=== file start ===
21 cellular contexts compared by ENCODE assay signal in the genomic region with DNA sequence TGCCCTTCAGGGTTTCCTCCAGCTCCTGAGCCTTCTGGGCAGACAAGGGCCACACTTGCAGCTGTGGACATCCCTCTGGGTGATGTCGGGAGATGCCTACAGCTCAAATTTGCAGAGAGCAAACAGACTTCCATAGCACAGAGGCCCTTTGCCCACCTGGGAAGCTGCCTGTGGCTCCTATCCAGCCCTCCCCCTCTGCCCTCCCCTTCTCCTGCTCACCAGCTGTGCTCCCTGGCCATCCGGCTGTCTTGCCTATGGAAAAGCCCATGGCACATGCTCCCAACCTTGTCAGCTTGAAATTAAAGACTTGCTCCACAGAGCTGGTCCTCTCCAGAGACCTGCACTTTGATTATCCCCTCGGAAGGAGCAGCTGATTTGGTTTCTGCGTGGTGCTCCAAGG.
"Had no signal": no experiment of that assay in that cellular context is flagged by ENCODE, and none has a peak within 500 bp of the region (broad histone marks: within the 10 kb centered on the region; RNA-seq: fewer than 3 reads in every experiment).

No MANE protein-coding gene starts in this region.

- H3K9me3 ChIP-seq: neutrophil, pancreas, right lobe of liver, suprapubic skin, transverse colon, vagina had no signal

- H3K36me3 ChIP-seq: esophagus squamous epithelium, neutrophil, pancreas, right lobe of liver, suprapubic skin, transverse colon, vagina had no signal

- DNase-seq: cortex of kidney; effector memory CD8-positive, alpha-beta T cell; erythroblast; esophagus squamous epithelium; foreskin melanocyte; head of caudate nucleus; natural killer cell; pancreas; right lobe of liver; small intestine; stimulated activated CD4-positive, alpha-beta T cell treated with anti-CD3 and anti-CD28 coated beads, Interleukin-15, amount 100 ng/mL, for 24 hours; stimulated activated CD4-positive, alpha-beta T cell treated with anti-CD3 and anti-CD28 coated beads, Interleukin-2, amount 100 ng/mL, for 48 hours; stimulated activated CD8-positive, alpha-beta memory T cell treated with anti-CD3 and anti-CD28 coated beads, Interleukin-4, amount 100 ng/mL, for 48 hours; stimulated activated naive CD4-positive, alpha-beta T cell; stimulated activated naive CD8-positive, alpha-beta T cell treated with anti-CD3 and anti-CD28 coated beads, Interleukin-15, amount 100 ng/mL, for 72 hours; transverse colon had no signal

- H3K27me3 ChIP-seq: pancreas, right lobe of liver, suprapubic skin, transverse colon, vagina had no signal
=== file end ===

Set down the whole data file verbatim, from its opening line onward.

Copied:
21 cellular contexts compared by ENCODE assay signal in the genomic region with DNA sequence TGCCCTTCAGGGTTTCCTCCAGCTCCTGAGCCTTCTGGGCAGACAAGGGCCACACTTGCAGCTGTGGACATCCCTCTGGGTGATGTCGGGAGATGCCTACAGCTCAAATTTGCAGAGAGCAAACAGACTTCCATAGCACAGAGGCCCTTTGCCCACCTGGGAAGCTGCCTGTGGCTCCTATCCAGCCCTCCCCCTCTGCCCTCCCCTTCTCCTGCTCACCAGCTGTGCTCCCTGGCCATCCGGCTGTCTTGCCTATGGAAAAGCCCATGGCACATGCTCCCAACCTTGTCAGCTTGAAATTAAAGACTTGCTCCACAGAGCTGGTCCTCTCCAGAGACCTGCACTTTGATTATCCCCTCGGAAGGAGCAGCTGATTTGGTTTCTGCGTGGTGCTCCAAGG.
"Had no signal": no experiment of that assay in that cellular context is flagged by ENCODE, and none has a peak within 500 bp of the region (broad histone marks: within the 10 kb centered on the region; RNA-seq: fewer than 3 reads in every experiment).

No MANE protein-coding gene starts in this region.

- H3K9me3 ChIP-seq: neutrophil, pancreas, right lobe of liver, suprapubic skin, transverse colon, vagina had no signal

- H3K36me3 ChIP-seq: esophagus squamous epithelium, neutrophil, pancreas, right lobe of liver, suprapubic skin, transverse colon, vagina had no signal

- DNase-seq: cortex of kidney; effector memory CD8-positive, alpha-beta T cell; erythroblast; esophagus squamous epithelium; foreskin melanocyte; head of caudate nucleus; natural killer cell; pancreas; right lobe of liver; small intestine; stimulated activated CD4-positive, alpha-beta T cell treated with anti-CD3 and anti-CD28 coated beads, Interleukin-15, amount 100 ng/mL, for 24 hours; stimulated activated CD4-positive, alpha-beta T cell treated with anti-CD3 and anti-CD28 coated beads, Interleukin-2, amount 100 ng/mL, for 48 hours; stimulated activated CD8-positive, alpha-beta memory T cell treated with anti-CD3 and anti-CD28 coated beads, Interleukin-4, amount 100 ng/mL, for 48 hours; stimulated activated naive CD4-positive, alpha-beta T cell; stimulated activated naive CD8-positive, alpha-beta T cell treated with anti-CD3 and anti-CD28 coated beads, Interleukin-15, amount 100 ng/mL, for 72 hours; transverse colon had no signal

- H3K27me3 ChIP-seq: pancreas, right lobe of liver, suprapubic skin, transverse colon, vagina had no signal